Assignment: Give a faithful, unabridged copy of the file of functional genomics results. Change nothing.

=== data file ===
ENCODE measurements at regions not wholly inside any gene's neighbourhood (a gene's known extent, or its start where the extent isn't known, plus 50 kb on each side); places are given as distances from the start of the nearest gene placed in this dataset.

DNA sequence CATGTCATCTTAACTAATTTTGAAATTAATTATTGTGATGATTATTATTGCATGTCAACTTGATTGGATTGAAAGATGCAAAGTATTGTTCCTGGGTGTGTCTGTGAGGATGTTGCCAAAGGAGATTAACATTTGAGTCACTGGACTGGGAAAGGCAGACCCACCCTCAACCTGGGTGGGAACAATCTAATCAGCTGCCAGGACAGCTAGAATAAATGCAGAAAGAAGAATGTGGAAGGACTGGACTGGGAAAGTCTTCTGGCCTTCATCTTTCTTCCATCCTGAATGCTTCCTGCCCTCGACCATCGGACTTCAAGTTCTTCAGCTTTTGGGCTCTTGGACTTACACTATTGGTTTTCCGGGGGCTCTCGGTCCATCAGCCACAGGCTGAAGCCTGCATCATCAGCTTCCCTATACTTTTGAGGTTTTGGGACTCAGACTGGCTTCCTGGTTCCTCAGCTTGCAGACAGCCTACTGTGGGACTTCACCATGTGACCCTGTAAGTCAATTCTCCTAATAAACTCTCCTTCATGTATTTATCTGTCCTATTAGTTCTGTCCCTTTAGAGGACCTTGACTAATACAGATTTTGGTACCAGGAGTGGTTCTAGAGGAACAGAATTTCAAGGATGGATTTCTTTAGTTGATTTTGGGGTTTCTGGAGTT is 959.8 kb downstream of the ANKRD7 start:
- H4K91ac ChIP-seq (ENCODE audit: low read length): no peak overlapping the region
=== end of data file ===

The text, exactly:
ENCODE measurements at regions not wholly inside any gene's neighbourhood (a gene's known extent, or its start where the extent isn't known, plus 50 kb on each side); places are given as distances from the start of the nearest gene placed in this dataset.

DNA sequence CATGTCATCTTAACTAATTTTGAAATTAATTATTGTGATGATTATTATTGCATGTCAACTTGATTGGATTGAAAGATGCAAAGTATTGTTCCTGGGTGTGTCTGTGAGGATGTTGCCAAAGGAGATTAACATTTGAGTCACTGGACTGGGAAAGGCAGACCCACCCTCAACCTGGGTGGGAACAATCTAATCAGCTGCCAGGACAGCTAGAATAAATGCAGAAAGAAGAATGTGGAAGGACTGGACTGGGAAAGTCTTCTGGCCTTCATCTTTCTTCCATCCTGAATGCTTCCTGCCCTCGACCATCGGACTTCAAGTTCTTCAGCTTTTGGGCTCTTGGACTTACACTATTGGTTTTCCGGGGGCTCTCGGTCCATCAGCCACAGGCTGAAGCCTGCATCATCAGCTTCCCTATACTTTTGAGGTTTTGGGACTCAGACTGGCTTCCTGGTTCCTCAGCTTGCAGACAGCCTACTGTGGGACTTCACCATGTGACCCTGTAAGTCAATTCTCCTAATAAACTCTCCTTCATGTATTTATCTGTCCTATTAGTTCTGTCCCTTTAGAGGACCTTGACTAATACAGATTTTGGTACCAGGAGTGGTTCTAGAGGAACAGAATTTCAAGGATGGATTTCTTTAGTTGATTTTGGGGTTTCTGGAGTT is 959.8 kb downstream of the ANKRD7 start:
- H4K91ac ChIP-seq (ENCODE audit: low read length): no peak overlapping the region